Using a mindfulness technique, a parent could schedule some quiet time for their child to concentrate on the work at hand (i.e. not really performing it).The youngster is then instructed by the parent to block out any opposing ideas or stimuli.

Subsequently, the parent requests that the youngster “imagine” completing the homework and explain what it would “look like.”The youngster is then instructed to concentrate on how plausible their “plan” appears.

The child’s plan will almost always begin with the hazy goal of reading the book and writing the report without any kind of timetable. Using mindfulness and concentrated attention, the parent would assist the youngster in making improvements to the plan. A true plan would set out achievable deadlines with contingency plans for unforeseen setbacks that may arise during that week.

When working with children and adolescents who have AD/HD, it is frequently required to add a “intention” to the activity.Many parents bemoan the lack of motivation their child exhibits in completing necessary schoolwork.In actuality, this indicates that the child lacks the motivation to follow through.Assisting the youngster in creating a mental image of what they want—such as their parents’ approval, praise, validation, acknowledgment, etc.—is necessary to help them form an intention.

Using this therapeutic technique, children are able to establish motivation to perform as well as intention.To determine a child’s level of mindfulness, a psychologist can administer the Child and Adolescent Mindfulness Measure (CAMM) Inventory.Online resources for mindfulness are available to parents.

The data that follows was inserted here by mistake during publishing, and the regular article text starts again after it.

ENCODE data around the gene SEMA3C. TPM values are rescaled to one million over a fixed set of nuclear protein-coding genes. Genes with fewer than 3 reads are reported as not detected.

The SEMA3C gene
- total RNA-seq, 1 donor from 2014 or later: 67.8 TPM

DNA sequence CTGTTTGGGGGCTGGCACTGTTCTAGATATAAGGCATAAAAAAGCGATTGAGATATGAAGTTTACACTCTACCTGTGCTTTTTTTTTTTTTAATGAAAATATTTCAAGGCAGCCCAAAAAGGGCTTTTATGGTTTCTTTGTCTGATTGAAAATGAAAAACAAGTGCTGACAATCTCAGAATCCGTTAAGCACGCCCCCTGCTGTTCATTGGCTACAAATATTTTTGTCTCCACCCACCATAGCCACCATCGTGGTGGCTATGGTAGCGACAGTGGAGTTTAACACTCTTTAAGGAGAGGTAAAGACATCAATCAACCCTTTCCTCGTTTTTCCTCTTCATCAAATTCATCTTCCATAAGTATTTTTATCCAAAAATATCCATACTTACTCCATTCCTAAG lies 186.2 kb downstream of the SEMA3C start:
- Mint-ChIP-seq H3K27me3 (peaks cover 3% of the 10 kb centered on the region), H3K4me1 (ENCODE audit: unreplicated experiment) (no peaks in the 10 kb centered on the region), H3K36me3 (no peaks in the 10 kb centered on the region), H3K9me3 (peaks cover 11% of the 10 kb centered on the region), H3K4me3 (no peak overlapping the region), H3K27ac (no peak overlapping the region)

Whenever a child may have AD/HD, it is advisable to have a neurological examination. Such an examination is required to verify the diagnosis and rule out any neurological conditions that might be underlying or aggravating the symptoms of AD/HD.

I also highly recommend reading up on AD/HD.

Thomas E. Brown, Ph.D. of Yale University, explains in a book the state of study and understanding on AD/HD and how it negatively impacts children. A New Understanding of AD/HD in Children and Adults: Executive Function Impairments (2013) is the title of the book that can be found on Amazon. Associate Director of Yale Clinic for Attention and Related Disorders is Dr. Brown. He gave a presentation, and I was really impressed with his expertise and useful suggestions.

The purpose of this post is not to scare you. If it does, I’m sorry. Instead, I hope you will gain from the information I have accumulated over the years of experience. The vast majority of AD/HD children I have worked with thrive as long as their parents are aware of their condition and provide them with the support, acceptance, and understanding they require.

Extra useful advice

The earliest indications of the illness are frequently brought on by a stressful circumstance or occurrence. It’s simple to incorrectly link the symptoms to stress. But often, the symptoms will persist in a milder form even after the stress is reduced or eliminated.

Children with AD/HD frequently improve during treatment before relapsing, which is typical of any behavior modification. Try not to lose hope if this happens. and continue to be upbeat in order to assist your child in making up any lost ground. Negative behavior, such as screaming, threatening, or being extremely critical or sarcastic, can just make the child feel more alienated and lead to additional issues like hostility, defiance, rebelliousness, etc.